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Sundberg becomes Langley's newest councilman
LANGLEY — The changing of the guard continues at Langley City Hall.
Jim Sundberg took the oath of office Monday to become the city's newest councilman.
Sundberg, who turns 70 next week, emerged as the front-runner in August's three-way primary race and finished with a convincing, 65-percent win in last month's General Election over Robin Adams.
Sundberg will serve in Council Position 3, and replaces appointee Fran Abel on the council.
Before Sundberg was sworn in Monday, city officials took time to honor Abel for her service to the city. She joined the council in May 2010 to fill the seat left vacant by Jim Recupero's resignation.
Abel was praised for her work with city staff in starting the Second Street market, helping to launch a hearing examiner system in the city, and for her willingness to make her views known.
Mayor Paul Samuelson said she had served during "interesting times."
"You've hung on, been diligent to speak your mind, and shared your truth, and hold the best interest of the city in your hands," Samuelson told her. "I, as a citizen, not only as mayor, am tremendously grateful for that."
Abel thanked her fellow council members, especially her "council sister" Councilwoman Rene Neff, and recalled the times they went out for wine after council meetings to unwind. Abel presented the mayor with a bouquet of flowers, and passed around a box of Fran's chocolates in the council chambers during her heartfelt goodbye.
Sundberg's arrival, and Abel's departure, marks the start of the post-election changeover at city hall.
Councilman Hal Seligson, also an appointee who joined the council last year, ran unopposed for his seat in November and was sworn in Monday, as well. He has roughly two years remaining in his term (a partial term that Seligson acquired through the the resignation of Russell Sparkman and last month's election).
Larry Kwarsick will step down at year's end from his job as planning director for the city of Langley — a post the council agreed on Monday to give to Community Planner Jeff Arango — and Kwarsick will become Langley's next mayor. He replaces Mayor Paul Samuelson, who decided in June not to run for a second term. A private party for the outgoing mayor has been planned by Samuelson's supporters for Saturday.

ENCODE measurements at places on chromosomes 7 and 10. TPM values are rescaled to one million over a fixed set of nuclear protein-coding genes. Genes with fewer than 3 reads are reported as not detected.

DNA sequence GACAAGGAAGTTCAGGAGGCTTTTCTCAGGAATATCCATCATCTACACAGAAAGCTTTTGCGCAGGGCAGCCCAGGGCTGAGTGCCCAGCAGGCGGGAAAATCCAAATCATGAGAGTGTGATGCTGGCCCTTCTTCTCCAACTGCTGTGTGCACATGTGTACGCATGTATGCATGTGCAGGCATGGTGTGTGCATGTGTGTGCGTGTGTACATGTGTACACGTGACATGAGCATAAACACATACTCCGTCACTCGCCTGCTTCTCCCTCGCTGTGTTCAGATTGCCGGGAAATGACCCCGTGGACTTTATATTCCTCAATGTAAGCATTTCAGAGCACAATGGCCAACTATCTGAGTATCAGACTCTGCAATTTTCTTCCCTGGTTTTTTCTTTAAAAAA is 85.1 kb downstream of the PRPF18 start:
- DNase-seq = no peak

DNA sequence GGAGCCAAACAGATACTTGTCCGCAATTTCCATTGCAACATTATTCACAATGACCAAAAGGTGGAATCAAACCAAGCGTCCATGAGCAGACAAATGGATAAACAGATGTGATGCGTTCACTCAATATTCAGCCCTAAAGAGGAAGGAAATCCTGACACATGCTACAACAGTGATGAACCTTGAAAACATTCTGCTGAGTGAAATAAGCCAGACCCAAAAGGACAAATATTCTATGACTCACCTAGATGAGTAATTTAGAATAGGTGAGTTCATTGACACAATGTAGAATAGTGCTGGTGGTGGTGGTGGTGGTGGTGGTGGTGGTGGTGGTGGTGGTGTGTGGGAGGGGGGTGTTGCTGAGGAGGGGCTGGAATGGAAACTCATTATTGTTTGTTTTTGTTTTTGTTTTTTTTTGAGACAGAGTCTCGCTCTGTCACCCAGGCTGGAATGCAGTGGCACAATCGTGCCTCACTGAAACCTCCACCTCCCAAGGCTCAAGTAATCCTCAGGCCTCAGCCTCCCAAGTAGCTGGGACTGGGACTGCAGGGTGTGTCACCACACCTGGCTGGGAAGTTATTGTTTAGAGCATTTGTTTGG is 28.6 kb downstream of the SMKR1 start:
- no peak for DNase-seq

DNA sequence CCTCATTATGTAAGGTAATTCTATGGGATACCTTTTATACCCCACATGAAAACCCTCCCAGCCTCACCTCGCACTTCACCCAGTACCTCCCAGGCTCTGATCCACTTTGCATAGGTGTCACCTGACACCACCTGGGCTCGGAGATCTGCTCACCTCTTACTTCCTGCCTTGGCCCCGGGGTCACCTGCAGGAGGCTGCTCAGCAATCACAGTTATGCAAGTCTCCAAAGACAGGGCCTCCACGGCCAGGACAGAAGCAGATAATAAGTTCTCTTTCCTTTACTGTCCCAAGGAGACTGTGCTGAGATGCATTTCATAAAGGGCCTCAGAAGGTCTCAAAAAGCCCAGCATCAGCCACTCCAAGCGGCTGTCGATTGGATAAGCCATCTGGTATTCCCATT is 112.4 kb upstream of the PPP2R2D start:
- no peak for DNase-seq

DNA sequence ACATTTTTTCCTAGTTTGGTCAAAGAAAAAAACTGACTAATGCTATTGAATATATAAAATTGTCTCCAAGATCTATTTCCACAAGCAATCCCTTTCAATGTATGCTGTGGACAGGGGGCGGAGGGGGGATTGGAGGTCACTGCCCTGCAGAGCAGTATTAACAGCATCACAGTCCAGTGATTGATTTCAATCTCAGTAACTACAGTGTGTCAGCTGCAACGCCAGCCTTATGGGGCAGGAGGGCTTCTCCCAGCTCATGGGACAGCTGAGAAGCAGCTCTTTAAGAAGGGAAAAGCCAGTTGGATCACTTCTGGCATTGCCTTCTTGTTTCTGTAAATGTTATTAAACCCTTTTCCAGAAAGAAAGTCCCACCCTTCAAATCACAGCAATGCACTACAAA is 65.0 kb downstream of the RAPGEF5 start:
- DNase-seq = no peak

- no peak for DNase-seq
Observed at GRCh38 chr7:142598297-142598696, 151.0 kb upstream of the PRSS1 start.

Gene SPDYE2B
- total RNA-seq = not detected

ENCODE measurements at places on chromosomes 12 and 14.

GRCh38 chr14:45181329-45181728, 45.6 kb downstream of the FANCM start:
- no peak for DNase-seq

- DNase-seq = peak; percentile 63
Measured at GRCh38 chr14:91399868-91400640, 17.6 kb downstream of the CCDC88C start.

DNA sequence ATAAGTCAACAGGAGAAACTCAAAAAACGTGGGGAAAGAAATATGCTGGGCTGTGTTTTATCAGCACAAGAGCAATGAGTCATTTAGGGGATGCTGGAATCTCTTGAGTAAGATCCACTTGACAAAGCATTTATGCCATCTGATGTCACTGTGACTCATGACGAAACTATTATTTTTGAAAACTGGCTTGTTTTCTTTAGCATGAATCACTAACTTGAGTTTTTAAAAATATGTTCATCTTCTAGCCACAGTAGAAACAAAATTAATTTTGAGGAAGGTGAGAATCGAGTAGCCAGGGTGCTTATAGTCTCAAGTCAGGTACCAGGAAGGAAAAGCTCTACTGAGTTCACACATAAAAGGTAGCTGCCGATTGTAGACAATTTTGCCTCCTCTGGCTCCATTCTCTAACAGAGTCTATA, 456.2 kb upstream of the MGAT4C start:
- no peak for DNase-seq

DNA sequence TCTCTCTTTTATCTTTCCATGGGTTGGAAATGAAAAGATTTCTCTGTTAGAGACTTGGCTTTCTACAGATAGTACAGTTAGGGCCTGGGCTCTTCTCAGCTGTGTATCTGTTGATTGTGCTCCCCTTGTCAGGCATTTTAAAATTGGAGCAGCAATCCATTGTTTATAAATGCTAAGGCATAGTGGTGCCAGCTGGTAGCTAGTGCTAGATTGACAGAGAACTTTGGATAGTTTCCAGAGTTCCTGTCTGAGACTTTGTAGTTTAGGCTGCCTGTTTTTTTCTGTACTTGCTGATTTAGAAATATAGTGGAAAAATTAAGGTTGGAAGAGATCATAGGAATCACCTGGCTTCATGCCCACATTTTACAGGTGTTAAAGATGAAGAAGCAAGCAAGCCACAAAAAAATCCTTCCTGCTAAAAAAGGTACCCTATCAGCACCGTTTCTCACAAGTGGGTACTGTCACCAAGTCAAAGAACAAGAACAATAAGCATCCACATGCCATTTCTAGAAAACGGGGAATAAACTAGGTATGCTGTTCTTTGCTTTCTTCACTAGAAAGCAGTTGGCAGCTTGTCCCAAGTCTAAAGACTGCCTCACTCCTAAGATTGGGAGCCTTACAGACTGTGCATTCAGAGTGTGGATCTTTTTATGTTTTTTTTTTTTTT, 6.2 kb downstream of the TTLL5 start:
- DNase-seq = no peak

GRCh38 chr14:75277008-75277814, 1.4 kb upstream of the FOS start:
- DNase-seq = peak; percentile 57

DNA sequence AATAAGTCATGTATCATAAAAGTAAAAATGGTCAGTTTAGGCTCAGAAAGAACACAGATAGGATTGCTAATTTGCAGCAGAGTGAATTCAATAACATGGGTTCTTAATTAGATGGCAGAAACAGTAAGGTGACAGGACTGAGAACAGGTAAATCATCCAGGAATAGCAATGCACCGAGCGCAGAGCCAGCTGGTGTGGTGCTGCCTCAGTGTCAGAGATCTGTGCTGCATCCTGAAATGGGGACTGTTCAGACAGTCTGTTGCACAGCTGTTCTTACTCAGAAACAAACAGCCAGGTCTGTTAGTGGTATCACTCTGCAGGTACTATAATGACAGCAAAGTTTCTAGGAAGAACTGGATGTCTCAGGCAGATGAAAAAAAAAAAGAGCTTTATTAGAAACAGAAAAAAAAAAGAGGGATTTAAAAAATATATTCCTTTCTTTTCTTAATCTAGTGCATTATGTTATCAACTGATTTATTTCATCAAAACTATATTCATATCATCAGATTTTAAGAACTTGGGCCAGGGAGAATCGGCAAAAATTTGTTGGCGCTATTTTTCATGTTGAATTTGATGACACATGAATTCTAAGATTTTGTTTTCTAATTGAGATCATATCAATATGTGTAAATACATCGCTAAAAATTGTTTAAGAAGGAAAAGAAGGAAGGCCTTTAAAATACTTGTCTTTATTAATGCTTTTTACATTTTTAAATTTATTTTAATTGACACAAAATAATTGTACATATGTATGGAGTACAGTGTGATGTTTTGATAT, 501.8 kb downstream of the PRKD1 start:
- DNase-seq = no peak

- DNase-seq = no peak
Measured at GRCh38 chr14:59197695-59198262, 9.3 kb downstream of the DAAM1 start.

Kwarsick will be the city's 26th mayor.
At the start of 2012, R. Bruce Allen will join the council and serve in Position 4. Allen, who watched from the front row Monday as the newest council members took their oaths, won the seat by 27 votes over Thomas Gill on Election Day. Councilman Bob Waterman currently serves in Position 4, and he also declined another run at elected office.
The changes, come January, will find five relatively new faces in six of Langley's elected positions. Only one council member, Neff, was on the council two years ago. And with the 2011 General Election now in the history books, the city will have just one appointed member still on the council. Councilman Doug Allderdice was appointed to the council in September to fill the vacancy left by Robert Gilman's resignation; Allderdice will serve until the November 2013 election.
At Monday's council meeting, Sundberg thanked voters, and repeated the theme of economic development that he touted during his campaign.
"My thanks to the people who have supported my efforts to basically continue some of the work that I was doing on the Planning Advisory Board and, of course, take on many of the new issues that come here to the city council," Sundberg said.
He said he was particularly interested in the success of the city's new Main Street program, and noted that organizers were building a small database of existing businesses and vacant commercial properties that will be used to help the organization energize efforts to welcome and promote new enterprises in the downtown.
So far, the group has counted 25 new businesses in Langley.
"The number of new businesses is quite impressive," Sundberg said.
He also added that he was also interested in working on transportation issues, including a focus on promoting transit, pedestrian and bicycling in the village, as well as low-speed electric vehicle usage.
Sundberg, who has a master's degree in city and regional planning from the University of California-Berkeley and more than five years as a planning professional, is currently the chairman of the city's Planning Advisory Board.
The city has not yet received a letter of resignation from Sundberg from his position on the PAB. He is expected to attend the advisory board's next meeting, on Monday, Dec. 12, to bid farewell to his fellow PAB members.
Langley officials have not yet sought applications from citizens willing to be considered for the vacant position.